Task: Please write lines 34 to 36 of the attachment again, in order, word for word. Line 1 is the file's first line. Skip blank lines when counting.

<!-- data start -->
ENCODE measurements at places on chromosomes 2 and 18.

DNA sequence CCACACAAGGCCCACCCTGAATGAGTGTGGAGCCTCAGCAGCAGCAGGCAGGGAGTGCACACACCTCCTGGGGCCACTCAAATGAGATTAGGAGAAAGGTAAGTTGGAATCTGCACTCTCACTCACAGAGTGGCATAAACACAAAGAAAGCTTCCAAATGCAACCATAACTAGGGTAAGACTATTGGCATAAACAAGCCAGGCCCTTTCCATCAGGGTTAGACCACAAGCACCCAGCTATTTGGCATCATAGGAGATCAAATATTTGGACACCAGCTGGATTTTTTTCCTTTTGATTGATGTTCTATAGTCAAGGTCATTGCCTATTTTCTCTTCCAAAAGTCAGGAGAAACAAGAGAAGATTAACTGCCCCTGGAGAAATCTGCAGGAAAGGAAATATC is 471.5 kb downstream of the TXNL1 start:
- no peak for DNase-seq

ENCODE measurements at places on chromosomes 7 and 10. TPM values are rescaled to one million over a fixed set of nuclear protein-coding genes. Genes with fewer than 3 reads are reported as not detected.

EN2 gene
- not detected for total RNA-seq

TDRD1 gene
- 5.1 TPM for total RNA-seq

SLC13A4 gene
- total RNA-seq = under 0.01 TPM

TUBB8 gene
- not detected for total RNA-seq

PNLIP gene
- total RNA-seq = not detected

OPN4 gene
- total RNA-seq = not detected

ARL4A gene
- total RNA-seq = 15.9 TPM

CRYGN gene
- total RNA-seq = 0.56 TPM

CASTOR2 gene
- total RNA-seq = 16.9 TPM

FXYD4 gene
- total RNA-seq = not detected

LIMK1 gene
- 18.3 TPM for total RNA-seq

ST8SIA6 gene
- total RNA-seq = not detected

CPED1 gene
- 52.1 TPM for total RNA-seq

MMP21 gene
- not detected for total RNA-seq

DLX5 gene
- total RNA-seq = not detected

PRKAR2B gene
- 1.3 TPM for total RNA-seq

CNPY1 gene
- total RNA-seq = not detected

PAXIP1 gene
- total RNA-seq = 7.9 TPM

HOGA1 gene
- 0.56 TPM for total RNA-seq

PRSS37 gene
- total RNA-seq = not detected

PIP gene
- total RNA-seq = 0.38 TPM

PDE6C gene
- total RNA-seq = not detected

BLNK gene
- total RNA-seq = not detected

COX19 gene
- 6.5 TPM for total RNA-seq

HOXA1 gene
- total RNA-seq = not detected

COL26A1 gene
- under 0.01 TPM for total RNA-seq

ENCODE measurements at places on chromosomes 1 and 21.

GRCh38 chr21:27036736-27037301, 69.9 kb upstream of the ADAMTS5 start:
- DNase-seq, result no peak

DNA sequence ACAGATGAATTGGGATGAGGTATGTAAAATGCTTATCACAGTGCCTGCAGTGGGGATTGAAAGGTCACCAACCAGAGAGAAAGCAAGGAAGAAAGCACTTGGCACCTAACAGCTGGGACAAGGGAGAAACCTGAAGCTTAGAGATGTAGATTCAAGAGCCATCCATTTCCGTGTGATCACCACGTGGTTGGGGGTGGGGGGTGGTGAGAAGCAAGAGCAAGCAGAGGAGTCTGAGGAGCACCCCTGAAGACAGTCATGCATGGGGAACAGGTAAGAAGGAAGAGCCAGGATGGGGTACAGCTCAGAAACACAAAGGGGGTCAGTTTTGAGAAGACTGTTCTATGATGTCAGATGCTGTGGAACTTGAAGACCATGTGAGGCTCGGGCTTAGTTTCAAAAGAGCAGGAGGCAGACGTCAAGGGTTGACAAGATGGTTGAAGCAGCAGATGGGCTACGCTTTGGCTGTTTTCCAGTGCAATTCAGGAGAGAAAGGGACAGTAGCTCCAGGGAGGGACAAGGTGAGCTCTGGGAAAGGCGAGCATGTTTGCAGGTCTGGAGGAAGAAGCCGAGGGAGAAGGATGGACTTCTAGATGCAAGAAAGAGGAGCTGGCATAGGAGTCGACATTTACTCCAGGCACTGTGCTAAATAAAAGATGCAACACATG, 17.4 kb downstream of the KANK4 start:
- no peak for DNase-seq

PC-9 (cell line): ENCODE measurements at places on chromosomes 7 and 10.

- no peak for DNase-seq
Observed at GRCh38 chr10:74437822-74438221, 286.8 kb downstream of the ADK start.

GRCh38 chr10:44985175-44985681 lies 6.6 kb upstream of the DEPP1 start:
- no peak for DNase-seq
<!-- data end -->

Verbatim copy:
- total RNA-seq = not detected

PRKAR2B gene
- 1.3 TPM for total RNA-seq